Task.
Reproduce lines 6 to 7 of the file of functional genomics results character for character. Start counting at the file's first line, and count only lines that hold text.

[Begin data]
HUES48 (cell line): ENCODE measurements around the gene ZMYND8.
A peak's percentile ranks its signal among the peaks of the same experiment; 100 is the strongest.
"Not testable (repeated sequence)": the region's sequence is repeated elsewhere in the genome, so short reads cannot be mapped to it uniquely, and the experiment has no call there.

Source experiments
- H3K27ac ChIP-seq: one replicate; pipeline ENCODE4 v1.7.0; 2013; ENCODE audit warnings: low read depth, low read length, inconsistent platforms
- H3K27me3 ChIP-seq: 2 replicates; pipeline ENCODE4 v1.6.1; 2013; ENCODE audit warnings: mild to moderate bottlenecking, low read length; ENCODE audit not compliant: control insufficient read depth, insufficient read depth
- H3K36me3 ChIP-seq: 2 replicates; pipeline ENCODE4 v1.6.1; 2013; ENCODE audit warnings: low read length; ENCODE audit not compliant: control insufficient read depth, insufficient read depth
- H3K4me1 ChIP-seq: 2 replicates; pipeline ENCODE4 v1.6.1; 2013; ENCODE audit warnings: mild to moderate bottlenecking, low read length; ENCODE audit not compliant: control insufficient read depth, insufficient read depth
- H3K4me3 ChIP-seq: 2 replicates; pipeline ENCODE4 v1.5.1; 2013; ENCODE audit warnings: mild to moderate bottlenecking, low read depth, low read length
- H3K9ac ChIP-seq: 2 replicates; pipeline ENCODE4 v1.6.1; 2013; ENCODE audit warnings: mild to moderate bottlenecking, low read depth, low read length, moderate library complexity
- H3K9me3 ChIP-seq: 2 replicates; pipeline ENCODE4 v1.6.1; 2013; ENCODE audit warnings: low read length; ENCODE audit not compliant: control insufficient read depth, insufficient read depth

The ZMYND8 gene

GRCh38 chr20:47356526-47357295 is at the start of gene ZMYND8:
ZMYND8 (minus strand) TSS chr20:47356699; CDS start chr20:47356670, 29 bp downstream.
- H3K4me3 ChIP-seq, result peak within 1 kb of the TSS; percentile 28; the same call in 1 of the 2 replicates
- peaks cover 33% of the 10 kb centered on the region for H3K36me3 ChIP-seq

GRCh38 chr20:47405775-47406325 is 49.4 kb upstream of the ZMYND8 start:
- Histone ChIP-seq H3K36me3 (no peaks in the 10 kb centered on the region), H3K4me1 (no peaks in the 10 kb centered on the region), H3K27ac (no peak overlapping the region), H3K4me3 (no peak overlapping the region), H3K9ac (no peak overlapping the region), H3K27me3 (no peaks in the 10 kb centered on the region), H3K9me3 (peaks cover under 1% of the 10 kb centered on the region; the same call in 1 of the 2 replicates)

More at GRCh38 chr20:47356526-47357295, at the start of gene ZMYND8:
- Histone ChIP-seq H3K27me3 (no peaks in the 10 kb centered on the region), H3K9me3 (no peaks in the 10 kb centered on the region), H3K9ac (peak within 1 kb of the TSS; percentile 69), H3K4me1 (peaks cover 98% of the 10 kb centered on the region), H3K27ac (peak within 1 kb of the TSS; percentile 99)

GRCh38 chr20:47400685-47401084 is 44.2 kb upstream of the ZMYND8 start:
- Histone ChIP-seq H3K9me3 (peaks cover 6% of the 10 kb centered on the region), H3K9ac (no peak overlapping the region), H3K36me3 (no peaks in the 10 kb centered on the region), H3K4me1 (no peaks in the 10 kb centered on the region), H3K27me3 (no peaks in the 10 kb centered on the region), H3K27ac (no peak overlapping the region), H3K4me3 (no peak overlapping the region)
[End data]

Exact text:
- H3K27me3 ChIP-seq: 2 replicates; pipeline ENCODE4 v1.6.1; 2013; ENCODE audit warnings: mild to moderate bottlenecking, low read length; ENCODE audit not compliant: control insufficient read depth, insufficient read depth
- H3K36me3 ChIP-seq: 2 replicates; pipeline ENCODE4 v1.6.1; 2013; ENCODE audit warnings: low read length; ENCODE audit not compliant: control insufficient read depth, insufficient read depth